The durability of the fabric was tested on this ride but not intentionally. My right shoulder brushed a tree as I rounded a curve but the fabric showed no signs of damage. However, I did sustain an abrasion on my shoulder. I did not wash the shirt after this ride.
At the Fitness Center: I ran for 30 minutes on the treadmill and lifted weights for 30 minutes. This is a military facility so the climate control systems are always well maintained. The air temp was 76 - 78°F and the humidity was between 40 - 50%. There was a large fan nearby the treadmill I occupied, but, I didn't use the fan because I didn't want the air movement to dry the shirt.
During the time on the 'mill, I noticed the heat buildup around my shoulders but it didn't seem as noticeable as with my other shirts. After 30 minutes of running, the shirt was thoroughly wet. I then moved to the weight room and lifted weights for 30 or so minutes. The shirt remained damp at this point. There are large fans in the weights area which were in operation at the time. By the time I was finished, the shirt was starting to dry out in spots, like the sleeves and chest area.
I departed and walked outside to my vehicle. It was sunny and in the mid 80’s with a breeze blowing. I stayed outside of my vehicle for several minutes and the shirt had begun drying more rapidly. When I arrived home, I noticed the shirt was retaining body odor, especially under the armpits, so I decided to wash the shirt. I hand washed it in a bucket with a little laundry soap and air dried it.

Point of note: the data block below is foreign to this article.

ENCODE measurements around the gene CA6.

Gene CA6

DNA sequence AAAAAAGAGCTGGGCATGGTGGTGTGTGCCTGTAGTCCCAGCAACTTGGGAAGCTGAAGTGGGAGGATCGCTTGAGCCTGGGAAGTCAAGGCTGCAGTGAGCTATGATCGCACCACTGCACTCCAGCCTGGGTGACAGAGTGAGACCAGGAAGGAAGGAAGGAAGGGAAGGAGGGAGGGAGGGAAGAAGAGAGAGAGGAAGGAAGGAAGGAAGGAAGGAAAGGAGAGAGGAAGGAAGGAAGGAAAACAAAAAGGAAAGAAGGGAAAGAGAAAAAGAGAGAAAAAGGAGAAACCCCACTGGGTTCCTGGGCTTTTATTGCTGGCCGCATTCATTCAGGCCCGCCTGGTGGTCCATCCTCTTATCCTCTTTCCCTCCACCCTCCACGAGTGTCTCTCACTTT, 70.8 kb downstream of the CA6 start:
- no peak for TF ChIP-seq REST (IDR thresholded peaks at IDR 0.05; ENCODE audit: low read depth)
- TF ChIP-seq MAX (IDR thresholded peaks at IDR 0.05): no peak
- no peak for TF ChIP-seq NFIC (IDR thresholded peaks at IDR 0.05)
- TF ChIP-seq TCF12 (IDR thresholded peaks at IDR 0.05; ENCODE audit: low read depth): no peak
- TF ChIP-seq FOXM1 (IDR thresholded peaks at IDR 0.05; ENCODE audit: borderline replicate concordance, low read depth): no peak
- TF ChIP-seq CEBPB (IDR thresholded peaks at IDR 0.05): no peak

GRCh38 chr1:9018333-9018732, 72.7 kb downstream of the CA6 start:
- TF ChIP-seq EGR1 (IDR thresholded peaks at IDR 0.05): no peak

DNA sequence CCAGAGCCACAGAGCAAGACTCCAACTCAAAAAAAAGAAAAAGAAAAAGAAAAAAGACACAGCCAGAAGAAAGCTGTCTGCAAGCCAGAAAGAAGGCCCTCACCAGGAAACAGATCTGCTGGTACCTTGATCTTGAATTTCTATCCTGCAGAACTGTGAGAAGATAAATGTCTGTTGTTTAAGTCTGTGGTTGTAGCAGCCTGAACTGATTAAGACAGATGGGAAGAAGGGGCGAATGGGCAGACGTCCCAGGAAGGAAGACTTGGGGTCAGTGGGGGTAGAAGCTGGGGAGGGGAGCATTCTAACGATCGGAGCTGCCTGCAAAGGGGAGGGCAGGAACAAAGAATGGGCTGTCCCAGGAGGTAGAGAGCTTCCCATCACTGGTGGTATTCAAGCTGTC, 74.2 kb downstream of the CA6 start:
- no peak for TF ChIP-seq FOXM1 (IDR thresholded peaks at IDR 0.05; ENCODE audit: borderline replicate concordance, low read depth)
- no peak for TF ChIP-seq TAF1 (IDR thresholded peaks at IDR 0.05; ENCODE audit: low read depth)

Mountain Biking (again): At the start the conditions were 77°F, 37% humidity, south wind 25 mph. Conditions at the end were 84°F, 39% humidity and the same wind speed. I rode for 12 miles along the same trail I did the first time. I maintained a more leisurely pace this ride and I didn't sweat nearly as much as with the first ride. The back area was about the same due to the pack.
The shirt’s durability was tested once again. There is area of the trail in which the rider must turn left across a large tree root and navigate a 2 ft drop. I generally can ride this section with my eyes closed 99 times out of a hundred. On the rider’s right is the tree which belongs to the root so there is little room for error. Well, I guess my hundredth time was up and I clipped the tree with my right shoulder which caused me to crash. I wasn't able to unclip from my pedals so I just rode it out. I landed on my left shoulder and skidded to a halt.